Word of the month: nuncheon

It is mid-afternoon and the editorial team of the Anglo-Norman Dictionary is producing XML files of the latest batch of new entries for N-. They have been sitting in front of their computers and processing the data for about six hours now, and their typing fingers are noticeably slowing down. It is still too early to call it a day, but minds are inevitably beginning to wander. Fortunately, a resolution for the growing three-o’clock malaise is found in the Oxford English Dictionary under the word ‘ nuncheon ’, that is, ‘a drink taken in the afternoon; a light refreshment between meals; a snack’. ‘Nuncheon’ is a word labelled as archaic or regional – the sort of vocabulary encountered in nineteenth-century novels: Sir Walter Scott still wrote ‘I came to get my four-hours’ nunchion from you’ in his novel Fortunes Of Nigel (1822), and in Charlotte Mary Yonge’s Love and Life (1880) a sister tells her siblings ‘I will give you some bread and cheese and gingerbread for noonchin ’.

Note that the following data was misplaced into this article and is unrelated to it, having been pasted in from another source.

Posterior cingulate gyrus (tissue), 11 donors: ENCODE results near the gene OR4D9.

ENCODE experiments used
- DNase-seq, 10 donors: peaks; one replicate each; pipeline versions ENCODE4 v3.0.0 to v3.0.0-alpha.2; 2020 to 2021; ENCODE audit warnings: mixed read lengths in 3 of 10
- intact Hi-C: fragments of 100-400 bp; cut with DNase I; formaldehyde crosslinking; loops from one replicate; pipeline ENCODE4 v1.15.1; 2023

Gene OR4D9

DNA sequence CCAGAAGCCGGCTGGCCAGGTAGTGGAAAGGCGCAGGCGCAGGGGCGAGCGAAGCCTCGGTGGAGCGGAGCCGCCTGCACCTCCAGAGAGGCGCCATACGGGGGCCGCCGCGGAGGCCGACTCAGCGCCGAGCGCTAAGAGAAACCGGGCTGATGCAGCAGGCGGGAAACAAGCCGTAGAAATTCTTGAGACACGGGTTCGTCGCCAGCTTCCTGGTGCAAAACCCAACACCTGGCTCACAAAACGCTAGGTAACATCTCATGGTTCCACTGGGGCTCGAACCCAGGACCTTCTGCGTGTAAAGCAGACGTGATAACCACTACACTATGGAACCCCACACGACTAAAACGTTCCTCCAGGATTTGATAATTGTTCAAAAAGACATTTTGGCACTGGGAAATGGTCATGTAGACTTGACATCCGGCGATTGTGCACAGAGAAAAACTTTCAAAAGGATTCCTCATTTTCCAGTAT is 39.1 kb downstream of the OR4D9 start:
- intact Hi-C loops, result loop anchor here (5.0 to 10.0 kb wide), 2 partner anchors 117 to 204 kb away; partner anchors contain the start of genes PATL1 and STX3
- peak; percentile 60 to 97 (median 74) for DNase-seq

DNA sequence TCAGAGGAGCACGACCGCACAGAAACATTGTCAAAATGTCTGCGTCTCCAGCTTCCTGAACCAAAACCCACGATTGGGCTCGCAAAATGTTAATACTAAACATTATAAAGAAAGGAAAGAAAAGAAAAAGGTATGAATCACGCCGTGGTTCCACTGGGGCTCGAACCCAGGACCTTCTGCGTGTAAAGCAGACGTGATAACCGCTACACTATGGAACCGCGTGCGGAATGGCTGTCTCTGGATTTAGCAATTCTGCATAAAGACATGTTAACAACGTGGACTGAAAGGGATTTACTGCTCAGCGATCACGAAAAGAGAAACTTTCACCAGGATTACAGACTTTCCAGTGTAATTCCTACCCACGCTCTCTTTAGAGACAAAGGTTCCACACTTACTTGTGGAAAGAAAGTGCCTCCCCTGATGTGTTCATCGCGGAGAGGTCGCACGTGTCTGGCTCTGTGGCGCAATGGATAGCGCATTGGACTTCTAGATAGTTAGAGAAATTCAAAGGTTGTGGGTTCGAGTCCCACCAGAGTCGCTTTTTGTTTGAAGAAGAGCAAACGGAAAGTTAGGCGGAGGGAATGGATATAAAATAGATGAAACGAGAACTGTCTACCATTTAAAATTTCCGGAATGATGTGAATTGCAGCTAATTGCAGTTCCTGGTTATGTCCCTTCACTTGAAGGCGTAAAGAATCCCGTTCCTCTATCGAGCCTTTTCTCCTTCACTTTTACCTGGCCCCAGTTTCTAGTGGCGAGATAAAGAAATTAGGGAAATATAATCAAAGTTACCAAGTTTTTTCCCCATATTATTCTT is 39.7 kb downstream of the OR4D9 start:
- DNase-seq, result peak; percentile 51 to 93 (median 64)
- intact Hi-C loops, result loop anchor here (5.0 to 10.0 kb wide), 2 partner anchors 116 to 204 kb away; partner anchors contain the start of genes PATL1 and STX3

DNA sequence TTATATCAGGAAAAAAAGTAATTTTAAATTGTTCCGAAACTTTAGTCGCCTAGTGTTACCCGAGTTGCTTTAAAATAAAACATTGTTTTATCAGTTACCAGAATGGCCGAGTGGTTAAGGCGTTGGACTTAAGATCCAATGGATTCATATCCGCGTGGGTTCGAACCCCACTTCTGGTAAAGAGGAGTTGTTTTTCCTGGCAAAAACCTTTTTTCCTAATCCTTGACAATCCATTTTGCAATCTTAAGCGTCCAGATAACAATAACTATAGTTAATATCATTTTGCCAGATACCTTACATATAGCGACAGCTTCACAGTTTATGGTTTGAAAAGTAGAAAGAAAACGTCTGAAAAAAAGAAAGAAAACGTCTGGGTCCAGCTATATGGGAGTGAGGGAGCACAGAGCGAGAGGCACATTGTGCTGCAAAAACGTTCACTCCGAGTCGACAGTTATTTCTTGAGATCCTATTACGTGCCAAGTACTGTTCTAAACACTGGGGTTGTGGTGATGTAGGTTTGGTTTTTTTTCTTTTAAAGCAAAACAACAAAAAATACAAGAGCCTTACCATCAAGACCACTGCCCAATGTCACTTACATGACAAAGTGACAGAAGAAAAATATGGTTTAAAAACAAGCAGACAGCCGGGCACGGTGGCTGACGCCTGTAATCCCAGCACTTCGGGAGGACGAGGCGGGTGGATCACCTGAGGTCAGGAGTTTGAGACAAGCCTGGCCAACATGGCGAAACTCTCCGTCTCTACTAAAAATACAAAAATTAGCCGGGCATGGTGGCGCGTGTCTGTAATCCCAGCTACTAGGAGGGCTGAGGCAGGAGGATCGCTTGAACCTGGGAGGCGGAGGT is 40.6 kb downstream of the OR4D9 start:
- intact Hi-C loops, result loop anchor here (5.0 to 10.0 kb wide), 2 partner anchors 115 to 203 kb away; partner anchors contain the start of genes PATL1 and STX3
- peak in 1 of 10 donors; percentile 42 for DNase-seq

Word of the Month: The Croes Naid

While the work of revising the dictionary often results in new citations added to articles, or to new definitions added to existing entries, adding a new word to the dictionary is always very exciting. Sometimes, in the process, we also manage to solve some editorial ‘mysteries’. In the recent edition of the Prose Brut to 1332 (H. Pagan, ed. ANTS vol. 69, 2011), we can  read that, ‘ Robert de Winchelse et autrez grauntz fusrent juretz sur la croice neite de tenir et maintenir lez dites ordenances ’ (l. 5797 ; Robert of Winchelsea [bishop of Canterbury] and other great [men] swore on the ‘croice neite’ to hold and maintain the said ordinances). In the glossary and notes to the text, it is suggested that neite is a form of net (AND2 s.v. net , soon to be net 1 ) though there is also a mention that one manuscript presents the reading nettement . Neit is indeed an attested variant of net , though none of the senses of net (currently ‘clean’, ‘pure, chaste’, ‘innocent’) seem to apply